Current Issue - 2007, Volume 2 Number 3


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SF Tong MMed (FamMed UKM), Lecturer, Department of Family Medicine, Universiti Kebangsaan Malaysia

Robert Chen CCFP (Canada), Associate Professor, School of Medicine and Health Sciences, Monash University of Malaysia

Address for correspondence: Dr. Tong Seng Fah, Lecturer, Department of Family Medicine, Faculty of Medicine, Universiti Kebangsaan Malaysia, Jalan Yaacob Latif, Cheras, 56000 Kuala Lumpur, Malaysia. Tel: 603-91733333 Ext 2831, Fax: 603-91738153, Email: or


Treatment refusal is a common encounter in clinical practice. The process of deciding to refuse treatment is often complex. It is our responsibility to try and understand this process of decision making and the underlying reasons for treatment refusal. Many of these reasons are often rational in the context where the decision is made. The patients could be making the best decision for themselves even if these decisions are not necessarily the best in our mind. We should at all times discuss our treatment options and assess their ability to make decisions in achieving common goals. These goals should balance our best treatment strategies and the patients’ best interest. This article discusses the reasons underlying treatment refusal and how we can achieve a common goal with our patients.
Key words: Against medical advice, decision making

Tong SF, Chen R. A patient who refused medical advice: The doctor and patient should look for a common ground. Malaysian Family Physician. 2007;2(3):110-3


Patient’s decision to discharge “at own risk” (AOR) is a common event that health care providers will face in their practice. AOR, an unofficial term used in Malaysia is cited formally as ‘against medical advice’ in the world literature. Incidence varies with different centres and clinical settings. It occurs more commonly among illnesses that are more serious, terminal or of unclear treatment benefit. The rate ranges from 6.4% among general hospital patients to 13% among HIV-positive patients.1,2 There were significantly higher rates of readmission, and longer hospital stay for any readmission.1,3 Local data on treatment refusal is scanty. We can find only one prospective survey of AOR discharges from Hospital Taiping, giving an incidence of 2.1%.4 It is important for medical practitioner to be well equipped with the appropriate skills when we face such encounters.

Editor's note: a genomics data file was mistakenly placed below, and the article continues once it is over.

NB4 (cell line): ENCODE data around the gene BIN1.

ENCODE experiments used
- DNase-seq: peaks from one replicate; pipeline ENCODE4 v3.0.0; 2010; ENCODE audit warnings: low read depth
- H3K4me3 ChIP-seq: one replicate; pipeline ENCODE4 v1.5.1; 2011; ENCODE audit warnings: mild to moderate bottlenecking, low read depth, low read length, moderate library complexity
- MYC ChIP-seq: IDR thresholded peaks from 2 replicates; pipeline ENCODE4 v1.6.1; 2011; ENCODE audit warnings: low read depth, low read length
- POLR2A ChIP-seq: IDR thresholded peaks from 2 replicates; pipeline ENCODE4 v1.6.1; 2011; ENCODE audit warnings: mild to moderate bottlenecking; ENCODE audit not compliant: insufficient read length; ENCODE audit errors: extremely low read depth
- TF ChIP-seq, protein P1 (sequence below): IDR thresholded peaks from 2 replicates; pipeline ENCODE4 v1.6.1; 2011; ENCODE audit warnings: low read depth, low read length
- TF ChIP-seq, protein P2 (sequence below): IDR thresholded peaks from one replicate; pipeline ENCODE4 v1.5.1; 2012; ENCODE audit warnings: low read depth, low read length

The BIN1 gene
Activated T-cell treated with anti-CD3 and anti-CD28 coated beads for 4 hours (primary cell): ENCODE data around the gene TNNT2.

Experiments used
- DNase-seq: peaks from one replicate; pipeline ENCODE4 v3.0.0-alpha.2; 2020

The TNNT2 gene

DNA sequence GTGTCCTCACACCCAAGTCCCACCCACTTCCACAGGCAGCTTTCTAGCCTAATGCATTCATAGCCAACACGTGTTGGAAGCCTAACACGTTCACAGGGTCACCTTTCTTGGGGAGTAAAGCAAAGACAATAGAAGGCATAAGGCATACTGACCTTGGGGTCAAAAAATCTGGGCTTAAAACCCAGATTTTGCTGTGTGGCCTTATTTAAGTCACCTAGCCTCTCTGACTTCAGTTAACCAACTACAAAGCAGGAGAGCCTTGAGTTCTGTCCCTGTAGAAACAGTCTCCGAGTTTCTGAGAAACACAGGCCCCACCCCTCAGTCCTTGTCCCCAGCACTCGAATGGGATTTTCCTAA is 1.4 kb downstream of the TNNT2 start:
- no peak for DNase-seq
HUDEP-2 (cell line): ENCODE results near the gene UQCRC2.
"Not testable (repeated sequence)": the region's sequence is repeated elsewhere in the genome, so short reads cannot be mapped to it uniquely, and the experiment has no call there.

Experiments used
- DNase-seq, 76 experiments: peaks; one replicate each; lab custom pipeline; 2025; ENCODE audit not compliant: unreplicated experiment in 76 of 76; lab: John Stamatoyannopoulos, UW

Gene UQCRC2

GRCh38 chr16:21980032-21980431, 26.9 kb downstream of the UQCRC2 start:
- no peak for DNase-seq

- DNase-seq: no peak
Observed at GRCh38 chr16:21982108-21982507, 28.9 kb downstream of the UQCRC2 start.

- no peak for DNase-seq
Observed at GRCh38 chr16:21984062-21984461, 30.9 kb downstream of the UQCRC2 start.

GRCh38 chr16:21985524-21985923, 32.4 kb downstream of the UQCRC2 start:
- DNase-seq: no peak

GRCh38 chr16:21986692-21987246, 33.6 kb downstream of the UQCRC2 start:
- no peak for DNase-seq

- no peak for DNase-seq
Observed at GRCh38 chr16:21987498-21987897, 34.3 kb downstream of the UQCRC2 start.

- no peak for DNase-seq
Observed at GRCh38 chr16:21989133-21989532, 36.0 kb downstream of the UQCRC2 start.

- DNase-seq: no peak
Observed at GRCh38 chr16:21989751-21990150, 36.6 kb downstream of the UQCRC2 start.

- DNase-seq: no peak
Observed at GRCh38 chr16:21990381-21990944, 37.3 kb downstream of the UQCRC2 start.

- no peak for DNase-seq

Mr. WHY, a 61-year-old gentleman presented in August 2004 with complaints of dyspnoea on exertion and orthopnoea for one week. Apparently he had reduced effort tolerance for the last thirty years. He was told to have a “slit” in the heart two years ago when he presented to a cardiology centre. He was offered an intervention but he refused. He remained well and was able to work until recently when his symptoms affected his daily activities. The diuretic he was taking improved his dyspnoea to some extent. There was cardiomegaly and a grade 3 pan-systolic murmur over the aortic area. Clinically he was having heart failure and was admitted for a complete cardiac assessment. His echocardiography confirmed an enlarged heart and presence of sinus of valsalva rupture, causing a left to right shunt from aortic root to right ventricle. There were functional mitral and tricuspid regurgitations. The ejection fraction was only 34%. A final diagnosis of sinus of valsalva rupture with congestive heart failure NYHA functional class IV was made. He was counselled on the need for surgery, but he refused any surgical intervention and insisted on conservative management. His condition improved and stabilised to functional class II after a five-day stay in the ward. As he was not interested in pursuing surgical intervention, he was subsequently referred back to the primary care clinic for conservative management and follow-up.

During the subsequent follow-ups in our primary care clinic, we managed to explore his understanding and concerns about the proposed cardiac surgery. He was told about the need to have two-stage procedure to rectify his heart lesion with a total cost of RM65,000. He anticipated that he would undergo cardiac rehabilitation which might take another month or even longer. Not unexpectedly, he was not guaranteed of a good outcome from the surgery. As the sole bread-winner in his family with five children, he already had difficulty keeping his ends met. He was only paid daily for his work as a mechanic. Any absence from work meant no income for the day. He could not imagine he could provide enough for his family during his hospital stay, let alone the need to pay the hospital bills. Furthermore, he had had this heart lesion for the last 30 years and was able to cope with it fairly well. He had a strong belief that he could go on with conservative management (medication) for the next two years and by then, his eldest son would have graduated from school and therefore can help to support the family. He had considered all the alternatives and worked out what was best for himself and his family. On the subsequent follow-ups in the clinic, he had remained stable and was able to continue working.